When watches try and point your interpretation of them in a certain direction, it often feels a little conscious. There is nothing patently obvious about the Tag Heuer Monaco to suggest its motor racing heritage (it isn't even round!). When a watch lacks the kind of authenticity Zenith claim to have installed in the Zenith El Primero Chronomaster 1969 Tour Auto Edition, it has to be synthesized. And it is fair to say, however successful or otherwise you think they might have been, that Zenith have had a damn good go.
You read that correctly: both the Vintage Black and the Pitch Black are said to have lumed tachymeter scales, reminiscent of the design seen on the also recently updated Speedmaster Mark II (review here) – see our review of that piece to see for yourself just how amazing the lume on the tachymeter scale looks!
You can see that the HUB9012 uses two crowns for the Hublot MP-12 Key Of Time watch. The crown on the right is used for setting the time and winding the watch, while the crown on the left is used to speed up or slow down time... as well as return the time to normal. There is an indicator on the dial which tells you what time control mode the watch is in to avoid even further confusion. The Hublot HUB9012 movement is manually wound and comprised of 512 parts. The time speeding and slowing down system, in a sense, operates like a modified chronograph mechanism and is controlled via a column wheel.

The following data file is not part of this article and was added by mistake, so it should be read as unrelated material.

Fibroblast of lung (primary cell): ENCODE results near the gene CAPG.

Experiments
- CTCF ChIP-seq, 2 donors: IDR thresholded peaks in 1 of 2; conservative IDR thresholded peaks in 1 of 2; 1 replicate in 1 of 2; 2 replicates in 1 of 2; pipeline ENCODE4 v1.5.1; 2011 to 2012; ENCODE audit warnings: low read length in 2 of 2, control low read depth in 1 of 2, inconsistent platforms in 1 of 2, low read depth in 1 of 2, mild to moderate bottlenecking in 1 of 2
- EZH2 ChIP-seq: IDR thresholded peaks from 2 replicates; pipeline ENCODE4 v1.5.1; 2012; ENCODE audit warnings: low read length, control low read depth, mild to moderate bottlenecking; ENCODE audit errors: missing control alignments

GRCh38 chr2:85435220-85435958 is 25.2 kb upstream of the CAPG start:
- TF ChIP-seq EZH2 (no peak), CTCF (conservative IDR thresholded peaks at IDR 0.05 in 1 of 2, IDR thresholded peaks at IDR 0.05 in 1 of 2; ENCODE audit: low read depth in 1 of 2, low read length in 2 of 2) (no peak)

The Olio Model 1 smartwatch that we had at the time was an early prototype, so unfortunately, I could not see a lot of this functionality in action. What I was able to see was a glimpse of the working user interface, design of the operating system, and the actual Olio Model 1 watch collection hardware. Though, overall, I was able to learn about Jacob's ambitious plans for Olio and what the start-up's team was diligently working on.
Let's start with the overall design: the Pebble Time is 20% thinner than the original, being a truly slim 9.5 millimeter thick. The case, available in black, white or red, is water resistant to an extent that it allows a quick swim or shower, and its metal bezel secures a scratch-resistant Gorilla Glass – a manufacturer whose name may sound familiar from Android smartphones. The case has a slightly curved profile, made complete by stubby lugs that will allow the watch to look decent and wear comfortably even on very thin wrists. The lugs are now 22 millimeters apart – and the supplied straps come with a quick-release pin allowing for their easy, tool-free removal – so changing to aftermarket straps should now be easy.
When we last visited the Eterna Super KonTiki, it was back in 2010, when Eterna (which was a very different company back then) released the limited edition Super KonTiki 1973 (hands-on here). That was a lovely watch, and while the 2015 Super KonTiki is distinct in style and design, it maintains a lot of the same DNA that makes it a real "Super KonTiki."